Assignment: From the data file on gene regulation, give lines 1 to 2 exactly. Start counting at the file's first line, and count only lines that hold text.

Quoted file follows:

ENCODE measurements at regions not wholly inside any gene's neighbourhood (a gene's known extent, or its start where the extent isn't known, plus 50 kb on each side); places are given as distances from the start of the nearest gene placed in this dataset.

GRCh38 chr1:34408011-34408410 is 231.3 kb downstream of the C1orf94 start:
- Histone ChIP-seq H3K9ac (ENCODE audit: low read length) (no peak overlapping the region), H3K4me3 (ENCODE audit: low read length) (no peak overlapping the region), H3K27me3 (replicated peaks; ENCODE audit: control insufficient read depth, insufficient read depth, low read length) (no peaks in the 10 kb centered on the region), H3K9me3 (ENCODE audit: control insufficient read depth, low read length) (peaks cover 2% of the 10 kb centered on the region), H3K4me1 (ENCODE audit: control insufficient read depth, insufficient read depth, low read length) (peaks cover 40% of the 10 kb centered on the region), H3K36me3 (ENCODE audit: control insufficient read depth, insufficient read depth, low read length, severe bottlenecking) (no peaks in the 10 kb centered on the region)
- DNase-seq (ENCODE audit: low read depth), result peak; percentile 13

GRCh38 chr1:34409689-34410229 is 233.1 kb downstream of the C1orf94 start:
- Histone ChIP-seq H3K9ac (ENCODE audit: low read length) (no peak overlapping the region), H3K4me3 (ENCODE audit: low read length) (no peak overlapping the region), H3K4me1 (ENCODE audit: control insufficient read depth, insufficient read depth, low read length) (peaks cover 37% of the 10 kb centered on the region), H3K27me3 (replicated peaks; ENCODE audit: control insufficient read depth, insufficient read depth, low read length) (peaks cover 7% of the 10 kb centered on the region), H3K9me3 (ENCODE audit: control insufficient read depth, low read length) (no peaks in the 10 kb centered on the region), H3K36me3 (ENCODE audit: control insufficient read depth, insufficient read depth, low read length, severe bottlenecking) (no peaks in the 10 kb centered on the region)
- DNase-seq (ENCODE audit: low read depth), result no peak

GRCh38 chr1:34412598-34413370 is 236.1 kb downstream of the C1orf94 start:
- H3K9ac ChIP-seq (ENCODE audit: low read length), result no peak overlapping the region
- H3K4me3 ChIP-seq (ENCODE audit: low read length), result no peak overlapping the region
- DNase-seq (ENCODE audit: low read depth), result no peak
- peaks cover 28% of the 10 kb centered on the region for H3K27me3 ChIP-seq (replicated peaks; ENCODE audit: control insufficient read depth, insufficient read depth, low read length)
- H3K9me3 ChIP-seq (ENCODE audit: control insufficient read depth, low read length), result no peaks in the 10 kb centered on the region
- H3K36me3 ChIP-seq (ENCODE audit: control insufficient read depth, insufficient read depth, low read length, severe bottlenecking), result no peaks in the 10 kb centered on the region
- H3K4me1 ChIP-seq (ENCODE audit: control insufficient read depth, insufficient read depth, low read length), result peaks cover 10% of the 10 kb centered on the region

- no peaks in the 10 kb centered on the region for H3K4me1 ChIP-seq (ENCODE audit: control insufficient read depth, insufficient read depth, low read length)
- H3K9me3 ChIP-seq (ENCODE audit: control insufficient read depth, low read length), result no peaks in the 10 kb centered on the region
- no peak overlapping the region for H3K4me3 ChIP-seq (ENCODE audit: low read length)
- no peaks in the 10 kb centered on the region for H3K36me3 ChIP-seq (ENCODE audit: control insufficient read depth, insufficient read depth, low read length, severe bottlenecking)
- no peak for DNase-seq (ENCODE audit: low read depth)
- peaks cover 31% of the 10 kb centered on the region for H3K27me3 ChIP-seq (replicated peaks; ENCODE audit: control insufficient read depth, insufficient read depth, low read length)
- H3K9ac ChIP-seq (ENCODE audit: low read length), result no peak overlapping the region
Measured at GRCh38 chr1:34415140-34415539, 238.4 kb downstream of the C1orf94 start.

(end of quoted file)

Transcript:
ENCODE measurements at regions not wholly inside any gene's neighbourhood (a gene's known extent, or its start where the extent isn't known, plus 50 kb on each side); places are given as distances from the start of the nearest gene placed in this dataset.

GRCh38 chr1:34408011-34408410 is 231.3 kb downstream of the C1orf94 start: